Science Week: What’s up with the Fitzroy River?

G’day guys Adam here. Here in Australia
we live on the driest inhabited continent on the face of the earth with
people mainly living in the capital cities, but some of us in the regions. The
continent is made up of over 200 freshwater catchments, each with their
own unique personalities. Some are really wet and some are really dry. But most are
somewhere in between most of you will be familiar with the Murray Darling system –
it’s like Grant Denyer, always seems to be popping up on our TV.
Unlike Grant, it’s our largest and most productive catchment riddled with its
issues. The main one I can see from afar without talking to the people involved
is that there’s way too much water held upstream inefficiently often to the
highest bidder which means there isn’t enough for the downstream communities.
But today guys I don’t want to talk to you about the Murray Darling, instead I’d
like to introduce you to Central Queensland’s largest catchment and
indeed the largest catchment to drain into the Great Barrier Reef –
the mighty Fitzroy River – Darumbal Country. Our major problem up here is in a
lack of water downstream, it is a case of way too much water downstream and
nowhere near enough upstream the river on average discharges approximately five
thousand nine hundred gigalitres of freshwater to the reef or more simply 12
Sydney Harbours. In 2011, however, we had one of the largest flooding events on
record with 3.8 billion gigalitres entering the reef. Again more simply 7600
Sydney Harbours. To top that off on average the Fitzroy discharges about a
Megaton of soil a year which equates to about a billion kilograms or if you will
a hundred thousand truckloads. If the trucks were to form a line it would
be from Brisbane to Mackay bumper-to-bumper. Estimates of sediment
transport they vary widely, but I reckon any sediment entering the reef that is
originated from our farms is just way too much. The sediment carries with it
nutrient, pesticides, herbicides and plastics – all damaging to the reef and
its inhabitants. The sediment also buries our coastal
marine sea grasses and corals which are essential habitats for the majority of
our juvenile species. The freshwater goes even further afar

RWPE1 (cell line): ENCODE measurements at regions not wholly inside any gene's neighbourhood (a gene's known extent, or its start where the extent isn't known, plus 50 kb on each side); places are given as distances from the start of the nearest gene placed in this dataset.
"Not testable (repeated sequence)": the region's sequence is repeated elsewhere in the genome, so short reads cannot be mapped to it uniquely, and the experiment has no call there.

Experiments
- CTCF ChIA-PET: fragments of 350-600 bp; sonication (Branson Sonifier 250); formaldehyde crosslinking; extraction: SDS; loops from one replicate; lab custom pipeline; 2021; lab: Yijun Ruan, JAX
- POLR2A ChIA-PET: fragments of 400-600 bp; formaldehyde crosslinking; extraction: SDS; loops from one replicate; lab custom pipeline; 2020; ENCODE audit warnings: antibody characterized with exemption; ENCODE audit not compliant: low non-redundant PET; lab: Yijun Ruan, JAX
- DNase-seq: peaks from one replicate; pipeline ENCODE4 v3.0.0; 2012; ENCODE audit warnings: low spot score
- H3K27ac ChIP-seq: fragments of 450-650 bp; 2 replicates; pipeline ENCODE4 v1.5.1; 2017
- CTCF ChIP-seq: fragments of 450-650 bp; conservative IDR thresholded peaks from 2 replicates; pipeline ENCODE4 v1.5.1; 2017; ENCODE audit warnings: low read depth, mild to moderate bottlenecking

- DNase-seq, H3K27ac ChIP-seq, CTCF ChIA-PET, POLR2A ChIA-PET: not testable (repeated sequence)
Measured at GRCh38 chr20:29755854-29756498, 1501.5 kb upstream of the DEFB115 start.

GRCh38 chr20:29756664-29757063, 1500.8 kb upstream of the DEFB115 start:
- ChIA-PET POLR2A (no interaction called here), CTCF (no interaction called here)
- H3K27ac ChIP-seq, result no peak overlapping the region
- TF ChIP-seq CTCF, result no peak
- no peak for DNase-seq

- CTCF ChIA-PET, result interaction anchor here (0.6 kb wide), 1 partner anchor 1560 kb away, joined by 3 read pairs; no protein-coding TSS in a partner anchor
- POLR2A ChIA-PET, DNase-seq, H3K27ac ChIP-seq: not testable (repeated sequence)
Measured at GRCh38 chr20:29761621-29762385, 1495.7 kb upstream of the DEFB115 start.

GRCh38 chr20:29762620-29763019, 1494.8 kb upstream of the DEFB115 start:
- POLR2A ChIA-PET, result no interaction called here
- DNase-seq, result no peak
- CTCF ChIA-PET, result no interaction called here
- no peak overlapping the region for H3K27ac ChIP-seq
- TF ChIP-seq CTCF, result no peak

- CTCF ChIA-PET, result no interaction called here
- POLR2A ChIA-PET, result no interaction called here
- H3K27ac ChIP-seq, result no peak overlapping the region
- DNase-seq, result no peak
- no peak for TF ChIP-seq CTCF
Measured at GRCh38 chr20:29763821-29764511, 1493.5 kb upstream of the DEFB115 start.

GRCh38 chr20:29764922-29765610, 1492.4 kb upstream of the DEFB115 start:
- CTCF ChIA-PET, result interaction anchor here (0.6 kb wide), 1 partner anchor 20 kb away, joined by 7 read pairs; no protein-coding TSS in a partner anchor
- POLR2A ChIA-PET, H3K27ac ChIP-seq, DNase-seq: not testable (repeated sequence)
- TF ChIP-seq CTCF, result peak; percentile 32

venturing hundreds of kilometres up the coast introducing nutrient and chemicals
to the reef, throwing out the balance of the system. So what are we left with?
It’s farmland scoured of much-needed soils; the water has no time to soak into
the environment; instead it simply rushes downstream and ends up in a place it’s
not meant to be, burying a national treasure. But guys I’m an optimist. Our
River and reef they’re resilient just like us water in Australia and indeed
the world is a precious commodity so why allow it to simply pollute our
Great Barrier Reef. The sediments in the catchment are ancient, some of the oldest
in the world and needed by our landscape and farmers, so why simply allow them to
bury our beautiful sea grasses and corals. We need to find a balance to give
back the river and its farmers some of the water and sediment and give the reef
some relief. Over the next few months join me in a series of podcasts we will
talk to traditional owners fishermen farmers and academics all focused on
trying to improve our current situation. I think together we can become a more
productive and predictable catchment whilst improving water quality to the
reef, allowing it to do its thing guys like it has for thousands of years. So
let’s work together to help keep the Barrier Reef great. If you’re having any
interest in farming, mining or our aquatic environments and want to study
your support CQU, you get in contact with us in the link below and tell them
Adam sent you!

4 thoughts on “Science Week: What’s up with the Fitzroy River?

  1. Thanks, Adam. Good introduction! Sophia from Dr Ashwath's class 😀

  2. The question is, can this amount of water be properly supporting areas where are going to be compromised by mining activities…? .Thank you very much.

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